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Chris Patten is the commissioner of external affairs of the European Commission. He spoke from his London home on the Thames at Barnes with Global Viewpoint editor Nathan Gardels.

NATHAN GARDELS: Europeans seem most uncomfortable with the new ''Bush Doctrine'' of preemption or ''anticipatory defense'' -- attacking other states in order to stop terrorism or the development of mass destruction weapons. What are the issues here as you see them?

CHRIS PATTEN: The idea that one should be able to intervene in another sovereign state is not a new one. Three years ago (U.N. Secretary-General) Kofi Annan made a memorable speech condoning intervention by the international community on human rights grounds when a country was treating is own citizens appallingly. And, of course, that was the justification for military intervention in Kosovo.

There are two other propositions that have been advanced more recently. First, that intervention should be justified where a particularly unpleasant regime is developing weapons of mass destruction. Many countries have mass destruction weapons, but we clearly have no intention of intervening against them because they do not threaten anyone. So the context of the threat, and in particular the intent of the regime, make all the difference.

The third proposition that has been argued, in particular by Henry Kissinger, is that the system of international law -- which really began with the Treaty of Westphalia -- that justified military action only in response to an attack by another state, but not preemptively, is no longer relevant where a state is using or harboring non-state actors like Al Qaeda to attack another state.

If we are looking for principles to guide our international action, what should we be looking at? Clearly, in the case of humanitarian intervention, the (ital) scale (unital) of the evil being perpetrated in a country -- whether for ethnic cleansing or political reasons -- has to be sufficiently large to justify intervention. That was the case in Kosovo.

If you are concerned about a country developing or having mass destruction weapons, then you have to have convincing evidence to demonstrate it is a real danger to the rest of the world because of that.

If you are talking about terrorism, then you have to be able to demonstrate some relationship between the country and the terrorist organization, and be able to assert the likelihood that weapons of mass destruction will be placed in their hands.

All this is relevant to the present debate on Iraq because if we are trying to assert the principle of preemptive defense, then the evidence of a clear and present danger must be presented.

The debate in Europe in the coming months will largely concern the evidence against Saddam Hussein. In order to mobilize public opinion as broadly as possible, and in order to assemble as broad a coalition as possible, it is also important to demonstrate that it would be more dangerous not to take action than to take military action.

In Europe there is also the belief that a new U.N. trigger ought to be in place for any new action. At the moment the United Nations has resolutions on the table with which Saddam Hussein has not complied. If we argue for a new resolution as an ultimatum to Saddam, then we need to be prepared to use force if he simply ignores it. What the Security Council absolutely should not do is pass some resolution that can then be picked apart by ifs and buts and caveats.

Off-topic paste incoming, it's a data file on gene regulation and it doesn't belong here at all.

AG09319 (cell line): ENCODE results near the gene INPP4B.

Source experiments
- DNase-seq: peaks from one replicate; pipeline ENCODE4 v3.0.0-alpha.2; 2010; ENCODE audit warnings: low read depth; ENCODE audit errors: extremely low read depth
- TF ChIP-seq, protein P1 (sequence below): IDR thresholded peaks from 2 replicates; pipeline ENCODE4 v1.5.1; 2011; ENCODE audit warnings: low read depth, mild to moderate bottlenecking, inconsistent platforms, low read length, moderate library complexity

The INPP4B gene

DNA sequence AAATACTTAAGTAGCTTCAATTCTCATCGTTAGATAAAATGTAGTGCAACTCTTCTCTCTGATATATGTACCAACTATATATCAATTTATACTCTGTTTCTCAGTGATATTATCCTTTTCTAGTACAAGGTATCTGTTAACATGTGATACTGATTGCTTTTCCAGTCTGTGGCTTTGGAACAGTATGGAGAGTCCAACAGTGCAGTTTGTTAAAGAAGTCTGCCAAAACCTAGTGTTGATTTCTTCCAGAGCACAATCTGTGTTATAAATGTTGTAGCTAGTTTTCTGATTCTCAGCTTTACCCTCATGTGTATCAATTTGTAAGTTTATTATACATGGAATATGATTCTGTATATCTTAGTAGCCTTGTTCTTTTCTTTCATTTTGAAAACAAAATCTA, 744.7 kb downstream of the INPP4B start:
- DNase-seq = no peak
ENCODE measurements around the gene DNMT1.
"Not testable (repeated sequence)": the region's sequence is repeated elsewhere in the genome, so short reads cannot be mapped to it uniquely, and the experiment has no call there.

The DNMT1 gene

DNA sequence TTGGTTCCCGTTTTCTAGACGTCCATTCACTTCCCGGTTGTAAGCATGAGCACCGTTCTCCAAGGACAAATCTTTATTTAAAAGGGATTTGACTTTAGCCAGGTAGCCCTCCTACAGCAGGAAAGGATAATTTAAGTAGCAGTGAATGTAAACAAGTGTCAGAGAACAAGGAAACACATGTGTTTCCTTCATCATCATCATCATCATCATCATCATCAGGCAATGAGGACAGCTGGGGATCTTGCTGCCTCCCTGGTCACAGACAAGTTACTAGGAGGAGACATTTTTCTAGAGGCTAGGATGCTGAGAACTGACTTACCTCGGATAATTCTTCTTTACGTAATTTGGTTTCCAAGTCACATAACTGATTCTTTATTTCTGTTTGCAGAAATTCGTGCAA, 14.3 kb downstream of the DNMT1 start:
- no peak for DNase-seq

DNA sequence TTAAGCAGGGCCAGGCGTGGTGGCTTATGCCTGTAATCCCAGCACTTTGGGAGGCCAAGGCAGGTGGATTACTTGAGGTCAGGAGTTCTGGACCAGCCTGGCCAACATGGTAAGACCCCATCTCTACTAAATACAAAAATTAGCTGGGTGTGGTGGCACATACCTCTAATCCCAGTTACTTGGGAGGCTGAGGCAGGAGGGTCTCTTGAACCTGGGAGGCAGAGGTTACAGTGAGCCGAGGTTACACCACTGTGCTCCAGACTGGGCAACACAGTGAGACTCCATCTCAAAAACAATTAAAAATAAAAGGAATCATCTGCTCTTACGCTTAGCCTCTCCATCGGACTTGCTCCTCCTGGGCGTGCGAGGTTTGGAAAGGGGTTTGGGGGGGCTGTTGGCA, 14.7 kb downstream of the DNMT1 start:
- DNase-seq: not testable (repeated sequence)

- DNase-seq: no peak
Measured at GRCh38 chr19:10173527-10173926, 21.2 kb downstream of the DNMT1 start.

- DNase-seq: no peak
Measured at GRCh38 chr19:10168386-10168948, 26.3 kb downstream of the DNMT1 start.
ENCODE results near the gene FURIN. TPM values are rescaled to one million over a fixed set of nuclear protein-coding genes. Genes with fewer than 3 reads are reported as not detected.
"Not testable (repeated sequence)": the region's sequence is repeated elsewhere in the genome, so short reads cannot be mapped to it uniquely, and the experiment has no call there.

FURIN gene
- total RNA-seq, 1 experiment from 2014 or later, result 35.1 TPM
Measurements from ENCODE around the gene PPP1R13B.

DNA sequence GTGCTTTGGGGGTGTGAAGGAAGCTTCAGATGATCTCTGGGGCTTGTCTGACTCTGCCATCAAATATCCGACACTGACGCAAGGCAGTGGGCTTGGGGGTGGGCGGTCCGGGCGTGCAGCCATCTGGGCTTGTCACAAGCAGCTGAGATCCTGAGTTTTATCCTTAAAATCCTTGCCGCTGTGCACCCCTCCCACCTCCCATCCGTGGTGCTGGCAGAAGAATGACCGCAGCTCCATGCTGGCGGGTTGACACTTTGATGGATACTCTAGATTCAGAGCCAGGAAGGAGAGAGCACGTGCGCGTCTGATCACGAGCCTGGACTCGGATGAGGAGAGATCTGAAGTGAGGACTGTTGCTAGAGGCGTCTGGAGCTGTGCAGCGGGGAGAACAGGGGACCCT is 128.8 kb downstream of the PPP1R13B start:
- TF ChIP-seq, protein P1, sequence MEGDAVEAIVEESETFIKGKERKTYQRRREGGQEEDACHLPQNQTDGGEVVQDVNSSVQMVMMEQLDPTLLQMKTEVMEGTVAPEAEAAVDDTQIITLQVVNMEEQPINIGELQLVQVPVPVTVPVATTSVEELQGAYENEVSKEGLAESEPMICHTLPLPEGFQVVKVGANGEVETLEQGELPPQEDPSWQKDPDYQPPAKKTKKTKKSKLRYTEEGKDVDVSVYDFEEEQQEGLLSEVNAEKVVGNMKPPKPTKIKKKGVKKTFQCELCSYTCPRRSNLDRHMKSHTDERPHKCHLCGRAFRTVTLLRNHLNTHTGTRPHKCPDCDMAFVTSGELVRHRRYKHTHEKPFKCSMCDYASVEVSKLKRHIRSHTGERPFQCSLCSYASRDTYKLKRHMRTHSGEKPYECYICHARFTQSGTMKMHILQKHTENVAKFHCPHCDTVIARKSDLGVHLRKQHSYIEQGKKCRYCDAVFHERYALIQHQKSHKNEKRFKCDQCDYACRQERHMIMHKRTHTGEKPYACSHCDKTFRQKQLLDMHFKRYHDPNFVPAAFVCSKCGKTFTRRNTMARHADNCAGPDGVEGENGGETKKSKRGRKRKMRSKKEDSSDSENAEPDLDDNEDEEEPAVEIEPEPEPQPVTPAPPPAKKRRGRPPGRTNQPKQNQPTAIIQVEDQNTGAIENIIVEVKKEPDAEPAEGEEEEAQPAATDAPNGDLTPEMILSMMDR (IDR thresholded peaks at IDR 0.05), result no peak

As (British Prime Minister) Tony Blair has said, the United Nations should be a way of dealing with the problem of Saddam Hussein, not a way of avoiding it.

GARDELS: You don't think the case for military action has been sufficiently made by the United States?

PATTEN: Apparently the case will be made over the coming weeks both by Tony Blair and the White House. Arguing for the presentation of evidence is not an attempt, at least on my part or other European politicians, to delay or avoid a decision. It goes to the heart of something we are very concerned about: how to mobilize the broadest possible support for whatever action needs to be taken. When one looks back 10 years to the Gulf crisis, what was so important was the unity of the international community. That is why it succeeded.

GARDELS: Well, European leaders look at the same evidence in different ways, apparently. Blair sees cause for military preemption. (German Chancellor Gerhard) Schroeder won't support military action even if the U.N. Security Council does and says openly that Iraq is not a threat. Does that mean Europe won't be able to speak with one voice on this?

PATTEN: The European Union is 15 individual states. Foreign policy goes right to the heart of what it means to be a sovereign state. The wonder is that we manage to develop common positions on as many issues as we do, for example, on the International Criminal Court. That position has shaped the way we discussed the issue with the United States. But it is more difficult to have a common position on Iraq other than that the Security Council resolutions should be implemented.

The debate has not gone past that yet. Indeed, it would be amazing if the issue of war against Iraq weren't vigorously debated in the midst of a German election campaign when it is being so openly contested even within the Bush administration.